Oakdale Workmen's Institute


Oakdale Workmen’s Institute

Imagine a time when there were no televisions, no social media and no mobile phones.

In the early part of the 20th century, many men were away fighting in the First World War (1914 -18), including the Battle of the Somme, and there was great hardship in Wales as well as the rest of Britain.

The radio, newspapers and word of mouth were the primary sources of information for people.

This was the background of the country when Oakdale Institute was built in 1916.

There were many ‘Stutes’, as they were known, in the South Wales valleys during the late 19th and early 20th centuries.

Where was Oakdale Institute originally built?

This institute was originally built in Oakdale, a mining village about 14 kilometres north of the town of Caerphilly.

Here is a photo of the institute in its original setting and where it is located now in St. Fagans National Museum of History.

Why was Oakdale Institute built?

Oakdale was built to provide leisure and entertainment facilities for the local workers and their families.

Choirs, bands, drama societies and pigeon fanciers were among the groups which met in the institute.

Political rallies, concerts, lectures and dances were also organized there too. In later years it also had a cinema and billiard hall.

Oakdale Institute today is comprised of the three main rooms downstairs: the reading room, the library and the committee room, and the main hall upstairs.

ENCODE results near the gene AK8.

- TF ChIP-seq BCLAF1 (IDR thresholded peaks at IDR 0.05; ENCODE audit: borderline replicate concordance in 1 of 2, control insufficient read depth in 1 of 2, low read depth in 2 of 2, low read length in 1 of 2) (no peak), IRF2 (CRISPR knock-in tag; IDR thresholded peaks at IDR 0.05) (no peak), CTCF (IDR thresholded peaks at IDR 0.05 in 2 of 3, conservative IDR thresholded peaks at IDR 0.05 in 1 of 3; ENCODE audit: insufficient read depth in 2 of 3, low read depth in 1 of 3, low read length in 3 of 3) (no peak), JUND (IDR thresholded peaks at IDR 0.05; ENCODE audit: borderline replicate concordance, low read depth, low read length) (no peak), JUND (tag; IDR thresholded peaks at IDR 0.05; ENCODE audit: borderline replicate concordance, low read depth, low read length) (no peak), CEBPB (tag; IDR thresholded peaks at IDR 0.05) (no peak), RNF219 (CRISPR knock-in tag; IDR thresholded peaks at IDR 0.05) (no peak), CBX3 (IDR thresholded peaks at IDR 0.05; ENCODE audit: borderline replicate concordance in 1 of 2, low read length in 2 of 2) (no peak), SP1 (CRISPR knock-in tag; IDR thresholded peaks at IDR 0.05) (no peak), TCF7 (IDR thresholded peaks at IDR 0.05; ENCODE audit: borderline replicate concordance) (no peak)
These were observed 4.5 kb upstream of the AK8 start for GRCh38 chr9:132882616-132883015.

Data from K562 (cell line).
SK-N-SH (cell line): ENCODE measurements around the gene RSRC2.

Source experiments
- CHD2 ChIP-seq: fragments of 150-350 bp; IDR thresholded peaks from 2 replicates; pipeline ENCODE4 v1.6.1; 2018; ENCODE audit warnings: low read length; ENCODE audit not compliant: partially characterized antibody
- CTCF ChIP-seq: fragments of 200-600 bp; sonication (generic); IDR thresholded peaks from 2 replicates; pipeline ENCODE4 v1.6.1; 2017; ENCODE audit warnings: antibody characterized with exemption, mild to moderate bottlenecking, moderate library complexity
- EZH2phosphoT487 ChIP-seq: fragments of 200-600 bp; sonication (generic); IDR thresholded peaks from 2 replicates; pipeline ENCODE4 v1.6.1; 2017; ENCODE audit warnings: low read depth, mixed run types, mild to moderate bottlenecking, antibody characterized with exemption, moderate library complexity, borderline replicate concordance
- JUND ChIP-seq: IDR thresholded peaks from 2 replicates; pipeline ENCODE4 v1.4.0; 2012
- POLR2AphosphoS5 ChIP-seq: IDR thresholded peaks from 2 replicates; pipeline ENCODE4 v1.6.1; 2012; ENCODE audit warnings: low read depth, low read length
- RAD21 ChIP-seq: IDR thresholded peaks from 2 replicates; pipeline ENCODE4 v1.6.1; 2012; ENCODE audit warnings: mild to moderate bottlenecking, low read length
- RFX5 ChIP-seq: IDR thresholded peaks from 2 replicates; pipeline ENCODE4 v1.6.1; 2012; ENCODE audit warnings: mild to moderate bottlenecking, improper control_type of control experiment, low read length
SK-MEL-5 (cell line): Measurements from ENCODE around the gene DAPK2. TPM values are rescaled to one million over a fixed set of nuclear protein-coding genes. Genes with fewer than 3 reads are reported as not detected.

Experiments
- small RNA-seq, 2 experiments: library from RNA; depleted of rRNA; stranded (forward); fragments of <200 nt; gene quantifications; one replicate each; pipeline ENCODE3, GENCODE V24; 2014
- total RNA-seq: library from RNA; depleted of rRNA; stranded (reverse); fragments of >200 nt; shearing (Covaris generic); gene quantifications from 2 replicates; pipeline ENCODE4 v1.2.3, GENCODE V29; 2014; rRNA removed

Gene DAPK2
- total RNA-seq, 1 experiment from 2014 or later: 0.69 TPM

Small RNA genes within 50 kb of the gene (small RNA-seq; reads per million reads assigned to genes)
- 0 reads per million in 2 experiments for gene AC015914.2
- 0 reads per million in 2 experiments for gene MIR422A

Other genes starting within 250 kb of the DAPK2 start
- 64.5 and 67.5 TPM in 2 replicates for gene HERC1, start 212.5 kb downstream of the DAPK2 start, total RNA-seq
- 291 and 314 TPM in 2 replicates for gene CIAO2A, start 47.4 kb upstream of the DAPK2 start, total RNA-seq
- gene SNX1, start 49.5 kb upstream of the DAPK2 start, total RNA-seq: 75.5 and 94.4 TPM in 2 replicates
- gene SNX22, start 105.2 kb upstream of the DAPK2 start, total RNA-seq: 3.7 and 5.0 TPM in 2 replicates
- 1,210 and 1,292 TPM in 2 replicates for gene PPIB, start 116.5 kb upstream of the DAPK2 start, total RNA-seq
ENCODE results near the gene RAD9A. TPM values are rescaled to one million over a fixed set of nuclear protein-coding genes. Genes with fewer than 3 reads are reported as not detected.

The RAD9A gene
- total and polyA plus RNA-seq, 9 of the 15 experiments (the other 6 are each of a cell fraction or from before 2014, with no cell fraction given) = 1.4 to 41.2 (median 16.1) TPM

Its layout is still very similar to the original building as these photos of the library show.

Many miners educated themselves through reading, particularly during strikes.

During the General Strike, the number of books borrowed increased by 100%.

In 1940, the library bought the books How Green Was My Valley by Richard Llewellyn, The Citadel, a novel about medical treatment in a fictional South Wales village before the NHS by A J Cronin and Seven Pillars of Wisdom by the Welsh archaeologist and army officer, T E Lawrence (Lawrence of Arabia).

‘Plenty of people undoubtedly studied in Oakdale Institute’. Ralph Thomas, Blackwood, born 1920.

Who built Oakdale Institute?

The workers of Oakdale borrowed money from Tredegar Iron and Coal Company to build the institute.

Oakdale in its later years

The community faced hard times during the 1926 General Strike and the Depression in the 1930s.

There was a great deal of unemployment in the area and the institute supported families as much as possible. During the Second World War, evacuees, American troops and the Bevin Boys came to the area.

As a result more income was generated and the building debt was paid off by 1945.

After the end of the Second World War, society began to change, and people’s lives were altered by the arrival of television and cars, the latter meaning that travelling elsewhere for entertainment was a great deal easier.

In the early 1970s, the institute became a licensed club and finally closed in 1987. Shortly afterwards, Oakdale Colliery also closed.

When was Oakdale Institute opened at the Museum?

Oakdale Institute was officially opened at the Museum on 14 October 1995 by the Rt Hon. Neil Kinnock, former MP for the constituency of Bedwellty, the area in which it was originally situated.

Points of interest

Nowadays, Oakdale Institute is frequently used for civil wedding ceremonies.

Exhibitions are organised as well as conferences and activities during special events.

Famous people associated with Oakdale include Paul Hamlyn, founder of the publishing group Hamlyn, who once worked as a Bevin boy at Oakdale Colliery, Margaret Price, the opera singer, Joe Calzaghe, the boxer and members of the Manic Street Preachers.

Further reading: Building on strong foundations: Oakdale Workmen’s Institute

Building facts:

  • Original Location: Oakdale, Gwent (Monmouthshire)
  • Date originally built: 1916
  • Dismantled & rebuilt at St Fagans: 1989
  • Opened to the public: 1995
  • Visiting information